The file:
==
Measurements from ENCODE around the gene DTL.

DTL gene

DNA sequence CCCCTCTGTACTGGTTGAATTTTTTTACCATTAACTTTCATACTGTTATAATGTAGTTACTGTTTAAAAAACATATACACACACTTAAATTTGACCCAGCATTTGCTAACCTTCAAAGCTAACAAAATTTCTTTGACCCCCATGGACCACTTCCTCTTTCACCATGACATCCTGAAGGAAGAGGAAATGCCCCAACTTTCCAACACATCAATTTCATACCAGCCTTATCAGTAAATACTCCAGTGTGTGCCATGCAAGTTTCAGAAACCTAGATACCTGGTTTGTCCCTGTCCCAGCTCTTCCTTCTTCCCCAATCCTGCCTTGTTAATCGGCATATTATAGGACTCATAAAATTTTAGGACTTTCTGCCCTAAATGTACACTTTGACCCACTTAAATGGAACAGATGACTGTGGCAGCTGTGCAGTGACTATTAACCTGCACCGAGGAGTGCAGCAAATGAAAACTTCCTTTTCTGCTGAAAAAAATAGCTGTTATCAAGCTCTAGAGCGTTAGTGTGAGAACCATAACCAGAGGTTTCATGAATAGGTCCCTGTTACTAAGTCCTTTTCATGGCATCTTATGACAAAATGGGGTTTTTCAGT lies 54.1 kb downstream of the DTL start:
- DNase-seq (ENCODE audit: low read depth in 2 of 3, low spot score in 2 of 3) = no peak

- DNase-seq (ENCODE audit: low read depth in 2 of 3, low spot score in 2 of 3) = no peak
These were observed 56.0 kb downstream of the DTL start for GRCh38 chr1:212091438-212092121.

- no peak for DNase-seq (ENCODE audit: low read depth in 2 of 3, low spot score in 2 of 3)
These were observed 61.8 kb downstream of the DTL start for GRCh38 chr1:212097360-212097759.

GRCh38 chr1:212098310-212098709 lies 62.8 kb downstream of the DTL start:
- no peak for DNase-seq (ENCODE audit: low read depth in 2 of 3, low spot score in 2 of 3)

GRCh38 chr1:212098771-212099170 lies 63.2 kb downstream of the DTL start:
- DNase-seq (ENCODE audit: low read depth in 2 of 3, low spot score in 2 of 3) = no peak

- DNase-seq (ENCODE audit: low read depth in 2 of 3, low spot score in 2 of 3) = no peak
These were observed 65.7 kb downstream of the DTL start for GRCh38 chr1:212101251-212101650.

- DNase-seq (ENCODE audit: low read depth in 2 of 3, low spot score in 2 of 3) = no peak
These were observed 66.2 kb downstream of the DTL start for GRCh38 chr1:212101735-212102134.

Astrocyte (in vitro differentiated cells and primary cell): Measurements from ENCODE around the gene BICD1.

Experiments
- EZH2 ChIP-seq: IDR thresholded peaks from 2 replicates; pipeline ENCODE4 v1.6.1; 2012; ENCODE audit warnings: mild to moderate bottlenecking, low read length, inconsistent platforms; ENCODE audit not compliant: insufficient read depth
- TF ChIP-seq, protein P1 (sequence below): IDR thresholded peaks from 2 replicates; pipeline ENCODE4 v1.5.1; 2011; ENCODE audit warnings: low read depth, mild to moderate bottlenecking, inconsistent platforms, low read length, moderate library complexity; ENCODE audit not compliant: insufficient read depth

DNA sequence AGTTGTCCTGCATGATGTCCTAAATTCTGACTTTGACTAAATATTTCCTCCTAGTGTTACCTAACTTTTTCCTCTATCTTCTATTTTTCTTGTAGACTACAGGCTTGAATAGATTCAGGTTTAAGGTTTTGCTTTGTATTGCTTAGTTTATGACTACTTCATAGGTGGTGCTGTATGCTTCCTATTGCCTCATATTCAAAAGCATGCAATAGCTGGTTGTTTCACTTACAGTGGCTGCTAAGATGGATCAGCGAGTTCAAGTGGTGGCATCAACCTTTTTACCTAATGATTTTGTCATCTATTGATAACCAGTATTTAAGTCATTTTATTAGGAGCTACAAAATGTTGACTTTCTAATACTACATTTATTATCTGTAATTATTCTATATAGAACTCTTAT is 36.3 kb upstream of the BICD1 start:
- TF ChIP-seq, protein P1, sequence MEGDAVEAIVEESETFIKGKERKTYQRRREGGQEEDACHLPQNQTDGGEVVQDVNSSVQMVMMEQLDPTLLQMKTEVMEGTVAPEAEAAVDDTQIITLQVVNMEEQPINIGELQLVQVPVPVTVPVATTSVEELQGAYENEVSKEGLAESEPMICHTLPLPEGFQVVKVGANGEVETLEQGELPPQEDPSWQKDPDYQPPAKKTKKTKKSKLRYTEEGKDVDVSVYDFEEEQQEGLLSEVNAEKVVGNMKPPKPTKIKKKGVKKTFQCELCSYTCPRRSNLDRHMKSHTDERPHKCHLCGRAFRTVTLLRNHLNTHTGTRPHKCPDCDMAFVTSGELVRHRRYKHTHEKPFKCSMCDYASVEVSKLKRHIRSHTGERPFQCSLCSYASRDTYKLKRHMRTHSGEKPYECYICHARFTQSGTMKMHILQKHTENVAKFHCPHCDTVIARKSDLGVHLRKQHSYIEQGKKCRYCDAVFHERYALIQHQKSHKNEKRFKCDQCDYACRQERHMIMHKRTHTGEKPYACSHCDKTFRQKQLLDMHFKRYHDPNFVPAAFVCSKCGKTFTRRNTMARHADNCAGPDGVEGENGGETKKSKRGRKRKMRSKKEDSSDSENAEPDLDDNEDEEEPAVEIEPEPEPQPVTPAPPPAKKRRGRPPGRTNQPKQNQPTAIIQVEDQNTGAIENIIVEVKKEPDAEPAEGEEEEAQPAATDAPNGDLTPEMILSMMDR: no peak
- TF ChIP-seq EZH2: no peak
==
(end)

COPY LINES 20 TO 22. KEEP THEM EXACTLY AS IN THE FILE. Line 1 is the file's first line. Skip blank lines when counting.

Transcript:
- TF ChIP-seq, protein P1 (sequence below): IDR thresholded peaks from 2 replicates; pipeline ENCODE4 v1.5.1; 2011; ENCODE audit warnings: low read depth, mild to moderate bottlenecking, inconsistent platforms, low read length, moderate library complexity; ENCODE audit not compliant: insufficient read depth

DNA sequence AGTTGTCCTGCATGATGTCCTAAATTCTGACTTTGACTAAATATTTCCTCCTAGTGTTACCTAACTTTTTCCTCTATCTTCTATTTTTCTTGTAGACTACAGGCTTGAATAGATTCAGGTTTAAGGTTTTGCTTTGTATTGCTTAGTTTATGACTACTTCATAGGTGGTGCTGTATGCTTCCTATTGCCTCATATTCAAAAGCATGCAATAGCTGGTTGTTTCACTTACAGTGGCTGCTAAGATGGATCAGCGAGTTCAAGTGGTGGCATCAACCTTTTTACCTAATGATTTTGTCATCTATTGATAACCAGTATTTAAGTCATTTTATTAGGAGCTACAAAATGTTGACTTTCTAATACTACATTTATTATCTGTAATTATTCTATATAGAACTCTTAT is 36.3 kb upstream of the BICD1 start:
- TF ChIP-seq, protein P1, sequence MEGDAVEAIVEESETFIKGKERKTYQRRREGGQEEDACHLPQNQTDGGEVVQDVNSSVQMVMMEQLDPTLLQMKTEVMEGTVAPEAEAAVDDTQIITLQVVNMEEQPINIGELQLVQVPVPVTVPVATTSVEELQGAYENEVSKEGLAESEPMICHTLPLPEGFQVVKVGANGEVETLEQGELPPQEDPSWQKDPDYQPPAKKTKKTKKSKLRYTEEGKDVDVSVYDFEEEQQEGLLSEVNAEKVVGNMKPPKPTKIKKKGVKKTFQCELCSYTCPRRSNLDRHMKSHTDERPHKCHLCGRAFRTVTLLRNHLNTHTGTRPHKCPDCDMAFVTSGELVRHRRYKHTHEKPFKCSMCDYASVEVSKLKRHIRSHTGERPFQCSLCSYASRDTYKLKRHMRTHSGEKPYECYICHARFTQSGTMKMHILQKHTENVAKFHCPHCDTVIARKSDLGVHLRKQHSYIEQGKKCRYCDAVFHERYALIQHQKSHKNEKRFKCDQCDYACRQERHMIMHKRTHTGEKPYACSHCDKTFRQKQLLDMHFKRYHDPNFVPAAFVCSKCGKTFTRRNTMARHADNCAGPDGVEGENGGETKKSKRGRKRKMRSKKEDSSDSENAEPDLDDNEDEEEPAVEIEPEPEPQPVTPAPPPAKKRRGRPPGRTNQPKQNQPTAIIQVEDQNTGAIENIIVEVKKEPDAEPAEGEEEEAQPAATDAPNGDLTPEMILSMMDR: no peak